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Making a Difference

Friday, April 06, 2018

Mahabanoo Mody-Kotwal’s powerful The Vagina Monologues has entered its 16th year in India, highlighting the issue of violence against women, says Menka Shivdasani

On March 24, 2018, Mahabanoo Mody- Kotwal’s The Vagina Monologues entered its 16th year in India at The Canvas Laugh Club, Palladium Mall.  “It was Kaizaad [Kotwal] who wanted to do the play,” says Mahabanoo, speaking of her son, who is a producer, director, actor, writer, designer and recipient of the Emmy Award for Art Direction in 1996. “I  was reluctant; there was censorship in theatre. I mulled over it for a year, and Kaizaad gave me a ticket to watch the show. I was blown away.”

Mahabanoo asked author Eve Ensler for the rights in the year 2000, was surprised to receive a censor certificate in India within a month in 2002, and thought she would do “two or three shows” before closing it. More than 15 years later, the Kotwals’ Poor-Box Productions has performed more than 1,000 shows, and it is still drawing enthusiastic audiences—including those who have watched it several times earlier.

The play, performed with gusto by the actors, has everyone in splits; what makes it truly heart-warming is that after all these years, the actors themselves seem to clearly be enjoying the show as they perform it. With Ensler’s permission, it also has local flavour; the American play features the ‘voices’ of elderly Parsi and Gujarati women talking about parts of their body they have never discussed publicly before!

Yet, through all the laughter, Ensler’s Obie Award-winning winning play, written after interviewing 200 women worldwide, including Bosnia and Kosovo, highlights some serious issues—rape, genital mutilation, women’s sense of comfort with their own bodies and much more; for many people in the audience, it cuts to the bone.

Mahabanoo recalls how, when she was on a flight, a complete stranger came up and asked, “Can I give you a hug?” After seeing the play, this young girl told her, she decided to walk out of a three-and-a-half year abusive marriage. “The play saved my life,” she said. Another time, the show had to be stopped because a woman fainted during the performance; it turned out that she had seen her 10-year-old sister being raped, and watching The Vagina Monologues helped her bring closure on the trauma. “Later the sister came to meet us as well,” Mahabanoo recalls. Women also often come backstage to talk about their own stories about genital mutilation; the play offers statistics on the subject and opened up discussion on the topic much before the issue came up in the public domain.

A subject such as this is bound to make some people uncomfortable, and of course, in our warped society, there have been allegations of obscenity; Mahabanoo has indignantly told a male theatre director that if he found this “titillating”, then he needed a “mind check”! Dolly Thakore, who has been an integral part of The Vagina Monologues over all these years, once spoke to then Chief Minister of Uttar Pradesh Akhilesh Yadav about some objections that had been raised to the play; he assured her there would be no problems if it was performed.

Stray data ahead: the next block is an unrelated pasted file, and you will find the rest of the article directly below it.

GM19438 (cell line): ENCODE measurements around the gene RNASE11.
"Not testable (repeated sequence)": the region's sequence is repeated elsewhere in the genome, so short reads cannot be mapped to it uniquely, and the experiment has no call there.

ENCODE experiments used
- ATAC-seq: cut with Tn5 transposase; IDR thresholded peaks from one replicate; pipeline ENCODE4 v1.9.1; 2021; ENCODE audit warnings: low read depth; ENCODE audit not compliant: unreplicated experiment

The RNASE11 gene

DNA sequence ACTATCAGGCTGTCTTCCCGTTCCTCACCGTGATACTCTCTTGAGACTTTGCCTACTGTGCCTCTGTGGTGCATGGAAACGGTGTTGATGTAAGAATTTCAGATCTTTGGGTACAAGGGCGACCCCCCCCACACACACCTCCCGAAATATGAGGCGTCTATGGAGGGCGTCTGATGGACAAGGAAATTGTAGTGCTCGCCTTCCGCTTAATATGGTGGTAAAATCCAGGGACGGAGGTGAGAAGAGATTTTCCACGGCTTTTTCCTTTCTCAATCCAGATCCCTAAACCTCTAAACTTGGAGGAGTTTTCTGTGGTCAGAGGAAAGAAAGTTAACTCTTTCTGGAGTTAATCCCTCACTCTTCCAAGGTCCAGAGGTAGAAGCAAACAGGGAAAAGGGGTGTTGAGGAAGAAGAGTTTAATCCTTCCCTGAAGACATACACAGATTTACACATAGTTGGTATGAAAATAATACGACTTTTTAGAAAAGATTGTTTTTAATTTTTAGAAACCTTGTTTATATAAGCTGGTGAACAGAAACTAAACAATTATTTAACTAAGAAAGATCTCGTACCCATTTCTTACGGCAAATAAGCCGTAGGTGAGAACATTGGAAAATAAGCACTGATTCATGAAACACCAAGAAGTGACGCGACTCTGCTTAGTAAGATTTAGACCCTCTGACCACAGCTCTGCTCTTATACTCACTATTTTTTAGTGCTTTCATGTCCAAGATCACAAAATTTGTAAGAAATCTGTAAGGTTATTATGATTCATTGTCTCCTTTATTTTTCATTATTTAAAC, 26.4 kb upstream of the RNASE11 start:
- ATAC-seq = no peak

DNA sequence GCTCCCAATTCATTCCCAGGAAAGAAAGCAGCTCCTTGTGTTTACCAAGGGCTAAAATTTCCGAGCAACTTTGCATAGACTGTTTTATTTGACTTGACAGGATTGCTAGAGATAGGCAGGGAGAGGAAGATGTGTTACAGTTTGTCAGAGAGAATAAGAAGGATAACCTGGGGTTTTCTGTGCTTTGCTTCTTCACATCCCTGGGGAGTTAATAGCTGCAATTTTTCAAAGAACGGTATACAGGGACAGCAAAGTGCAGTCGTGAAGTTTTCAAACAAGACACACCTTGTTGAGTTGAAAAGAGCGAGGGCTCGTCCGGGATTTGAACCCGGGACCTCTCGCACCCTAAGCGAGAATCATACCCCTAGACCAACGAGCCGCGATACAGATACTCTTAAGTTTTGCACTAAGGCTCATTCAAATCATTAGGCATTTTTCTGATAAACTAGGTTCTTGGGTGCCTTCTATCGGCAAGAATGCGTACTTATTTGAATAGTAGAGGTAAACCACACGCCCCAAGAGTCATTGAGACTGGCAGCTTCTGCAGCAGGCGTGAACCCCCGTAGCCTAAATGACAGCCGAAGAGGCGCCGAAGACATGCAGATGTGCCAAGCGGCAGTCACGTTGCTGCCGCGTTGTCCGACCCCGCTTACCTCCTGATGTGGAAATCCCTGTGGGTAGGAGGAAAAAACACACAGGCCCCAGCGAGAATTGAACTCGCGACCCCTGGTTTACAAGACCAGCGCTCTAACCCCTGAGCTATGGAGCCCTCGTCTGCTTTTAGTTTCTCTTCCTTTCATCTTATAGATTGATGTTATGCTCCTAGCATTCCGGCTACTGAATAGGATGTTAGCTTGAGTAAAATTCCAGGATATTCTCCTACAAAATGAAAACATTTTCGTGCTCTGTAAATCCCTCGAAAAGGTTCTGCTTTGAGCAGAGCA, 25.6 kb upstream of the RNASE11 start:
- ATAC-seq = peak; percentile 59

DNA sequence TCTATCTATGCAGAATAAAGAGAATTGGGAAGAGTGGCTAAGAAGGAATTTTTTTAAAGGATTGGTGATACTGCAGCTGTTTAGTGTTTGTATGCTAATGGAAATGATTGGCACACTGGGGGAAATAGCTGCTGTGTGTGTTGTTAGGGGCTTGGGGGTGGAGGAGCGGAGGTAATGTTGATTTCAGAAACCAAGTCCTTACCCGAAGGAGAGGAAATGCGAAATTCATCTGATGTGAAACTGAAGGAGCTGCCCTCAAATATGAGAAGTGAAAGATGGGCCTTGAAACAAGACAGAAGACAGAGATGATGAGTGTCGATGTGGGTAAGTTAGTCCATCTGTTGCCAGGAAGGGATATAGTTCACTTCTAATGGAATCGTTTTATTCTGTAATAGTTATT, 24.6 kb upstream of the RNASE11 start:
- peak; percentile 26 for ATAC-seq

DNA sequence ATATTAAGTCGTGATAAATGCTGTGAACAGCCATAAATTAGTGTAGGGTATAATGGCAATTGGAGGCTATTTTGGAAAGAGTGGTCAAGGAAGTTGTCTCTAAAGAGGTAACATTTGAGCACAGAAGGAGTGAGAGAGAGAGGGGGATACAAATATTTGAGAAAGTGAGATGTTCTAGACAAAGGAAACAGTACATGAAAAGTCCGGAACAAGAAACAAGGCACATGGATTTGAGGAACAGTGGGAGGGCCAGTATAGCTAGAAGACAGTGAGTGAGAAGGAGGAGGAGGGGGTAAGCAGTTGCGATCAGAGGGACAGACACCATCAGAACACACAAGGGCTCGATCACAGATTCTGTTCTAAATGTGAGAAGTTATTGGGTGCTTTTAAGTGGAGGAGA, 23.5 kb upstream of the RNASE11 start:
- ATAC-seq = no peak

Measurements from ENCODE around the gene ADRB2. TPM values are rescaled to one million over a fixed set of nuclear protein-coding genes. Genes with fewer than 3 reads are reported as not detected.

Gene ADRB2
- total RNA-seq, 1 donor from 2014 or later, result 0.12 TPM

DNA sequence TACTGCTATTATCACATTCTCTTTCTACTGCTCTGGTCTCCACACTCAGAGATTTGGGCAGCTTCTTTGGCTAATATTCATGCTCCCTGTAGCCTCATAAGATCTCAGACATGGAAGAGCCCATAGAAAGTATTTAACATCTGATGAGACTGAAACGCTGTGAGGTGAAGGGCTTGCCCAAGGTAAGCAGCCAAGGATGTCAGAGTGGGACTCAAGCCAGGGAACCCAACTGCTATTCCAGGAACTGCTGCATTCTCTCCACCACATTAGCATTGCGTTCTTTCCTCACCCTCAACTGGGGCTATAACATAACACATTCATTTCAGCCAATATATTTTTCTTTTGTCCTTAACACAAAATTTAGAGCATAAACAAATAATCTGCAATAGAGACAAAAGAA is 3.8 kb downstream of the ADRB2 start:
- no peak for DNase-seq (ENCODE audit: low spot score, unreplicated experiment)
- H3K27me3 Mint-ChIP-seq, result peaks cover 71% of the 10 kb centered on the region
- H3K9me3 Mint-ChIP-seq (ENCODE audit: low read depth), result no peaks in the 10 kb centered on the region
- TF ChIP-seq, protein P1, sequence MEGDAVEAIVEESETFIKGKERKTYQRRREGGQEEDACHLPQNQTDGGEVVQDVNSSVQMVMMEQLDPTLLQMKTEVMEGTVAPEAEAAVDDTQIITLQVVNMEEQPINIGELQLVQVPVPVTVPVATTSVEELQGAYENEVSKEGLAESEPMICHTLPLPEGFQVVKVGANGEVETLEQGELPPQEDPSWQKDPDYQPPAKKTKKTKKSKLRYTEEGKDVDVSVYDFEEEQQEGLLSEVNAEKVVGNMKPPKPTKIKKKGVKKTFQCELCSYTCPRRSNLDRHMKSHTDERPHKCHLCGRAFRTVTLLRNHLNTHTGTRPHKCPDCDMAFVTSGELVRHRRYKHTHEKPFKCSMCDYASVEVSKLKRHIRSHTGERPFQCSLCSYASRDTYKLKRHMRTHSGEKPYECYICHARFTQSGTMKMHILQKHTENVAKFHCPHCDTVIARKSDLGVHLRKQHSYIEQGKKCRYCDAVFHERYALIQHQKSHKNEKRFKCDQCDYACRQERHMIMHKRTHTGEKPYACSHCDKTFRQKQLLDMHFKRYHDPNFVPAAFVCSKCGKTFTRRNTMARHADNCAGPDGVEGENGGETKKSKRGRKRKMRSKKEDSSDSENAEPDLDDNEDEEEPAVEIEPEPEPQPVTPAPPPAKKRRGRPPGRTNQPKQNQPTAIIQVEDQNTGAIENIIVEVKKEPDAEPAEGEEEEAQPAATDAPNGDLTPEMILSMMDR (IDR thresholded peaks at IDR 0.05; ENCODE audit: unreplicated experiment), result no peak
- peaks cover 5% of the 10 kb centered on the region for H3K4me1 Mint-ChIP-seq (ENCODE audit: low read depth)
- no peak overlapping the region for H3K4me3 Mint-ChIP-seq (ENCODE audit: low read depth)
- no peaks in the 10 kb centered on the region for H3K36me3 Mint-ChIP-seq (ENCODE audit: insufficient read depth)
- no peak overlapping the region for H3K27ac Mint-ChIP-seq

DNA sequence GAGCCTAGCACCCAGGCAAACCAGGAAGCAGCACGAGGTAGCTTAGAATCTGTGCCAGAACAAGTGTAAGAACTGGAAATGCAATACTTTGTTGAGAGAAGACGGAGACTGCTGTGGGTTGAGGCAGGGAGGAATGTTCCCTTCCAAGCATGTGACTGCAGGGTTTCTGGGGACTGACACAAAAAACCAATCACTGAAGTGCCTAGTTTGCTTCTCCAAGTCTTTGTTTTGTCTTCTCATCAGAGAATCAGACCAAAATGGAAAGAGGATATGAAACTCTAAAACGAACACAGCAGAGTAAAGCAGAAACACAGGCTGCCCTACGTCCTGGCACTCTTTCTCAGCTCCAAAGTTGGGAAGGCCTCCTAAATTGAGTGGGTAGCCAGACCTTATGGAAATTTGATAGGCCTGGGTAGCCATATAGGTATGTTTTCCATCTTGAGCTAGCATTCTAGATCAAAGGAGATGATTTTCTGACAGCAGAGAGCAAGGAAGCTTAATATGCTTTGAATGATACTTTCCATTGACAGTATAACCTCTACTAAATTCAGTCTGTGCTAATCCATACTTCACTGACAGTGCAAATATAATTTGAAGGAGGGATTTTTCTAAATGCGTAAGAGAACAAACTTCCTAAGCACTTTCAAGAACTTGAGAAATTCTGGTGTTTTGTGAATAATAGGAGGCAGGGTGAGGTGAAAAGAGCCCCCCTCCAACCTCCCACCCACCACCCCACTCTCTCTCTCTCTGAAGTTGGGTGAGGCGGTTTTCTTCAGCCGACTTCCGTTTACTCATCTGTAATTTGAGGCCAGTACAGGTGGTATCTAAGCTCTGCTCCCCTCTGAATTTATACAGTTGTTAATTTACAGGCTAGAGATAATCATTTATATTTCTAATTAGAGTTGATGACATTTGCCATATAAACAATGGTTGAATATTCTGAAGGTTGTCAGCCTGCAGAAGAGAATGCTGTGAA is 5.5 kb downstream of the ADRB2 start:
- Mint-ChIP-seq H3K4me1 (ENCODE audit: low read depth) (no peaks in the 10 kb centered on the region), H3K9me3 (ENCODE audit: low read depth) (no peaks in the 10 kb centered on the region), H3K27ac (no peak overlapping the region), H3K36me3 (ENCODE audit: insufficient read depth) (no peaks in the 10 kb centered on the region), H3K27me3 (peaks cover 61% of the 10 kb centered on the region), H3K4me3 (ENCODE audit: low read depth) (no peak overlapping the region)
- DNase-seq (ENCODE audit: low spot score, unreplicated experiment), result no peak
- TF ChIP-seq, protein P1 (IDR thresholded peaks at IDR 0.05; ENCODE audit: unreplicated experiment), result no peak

Several celebrities have also been extremely supportive. Mallika Sherawat performed at the 100th show on May 29, 2005, and in March 2009, to celebrate the 200th show, several Bollywood stars including Imran Khan, Farhan Akhtar, Zoya Akhtar, Loveleen Tandan, Sandip Soparrkar, Sid Makkar, Jessy Randhawa, Smilie Suri and Nairika Kotwal-Cornett participated. Singer Usha Uthup has also been a great supporter, and Manasi Scott, Suchitra Pillai and Chitrangada Singh, Pritish Nandy, Sakshi  Tanwar have also supported them at fund-raisers.

One of the highlights of the production in India, however, was when Hollywood stars Jane Fonda and Marisa Tomei performed with the troupe, touring Mumbai and Delhi in 2004. Eve Ensler was here too, and Mahabanoo says, “She loved the energy of the show!”

Over the last 15 years, it has been performed in Bengaluru and Kolkata, in Mumbai and in Delhi, in Chennai, Gujarat, Lucknow and Sri Lanka, to name just a few places. “Tata Experimental [in Mumbai] won’t allow us to stage it—they used to when Jamshed Bhabha was there,” says Mahabanoo, “but we have performed it for 1200 women constables when Rakesh Maria was Police Commissioner.”

Now, they even do free shows in bastis, with snacks and cold drinks, in a Hindi translation under the title Kissa Yoni Ka. “Some of these women have never been to the theatre,” says Mahabanoo. “Their reaction is fantastic. The women have become very bold and even the men have started talking to other men about violence towards women.” Mahabanoo and Kaizaad ended up creating the Make-A-Difference Foundation to raise funds to help end violence against women; a major beneficiary is the SNEHA NGO in Dharavi. One of the people that the Kotwals have helped in furthering her skills is Haseena Hussein, victim of an acid attack. She is totally blind, but now holds a permanent job and mentors other acid attack victims.

Powerful performances over the years by actors such as Dolly Thakore, Avantika Akerkar, Jayati Bhatia, Sonali Sachdev, Swati Das, Varshaa Agnihotri, Priyanka Setia, Mona Ambegaonkar and Mahabanoo herself have kept the play fresh and engaging.

If you haven’t seen it yet—and even if you have—this is one show you shouldn’t miss!

Play The Vagina Monologues

Produced by Poor-Box Productions

Directed by Mahabanoo Mody-Kotwal and Kaizaad Kotwal

Shows this month

April 14 and 15  (6.00 pm)

April  28 and 29 (6.00 pm)

Where The Canvas Laugh Club, Palladium

Tickets at venue or on

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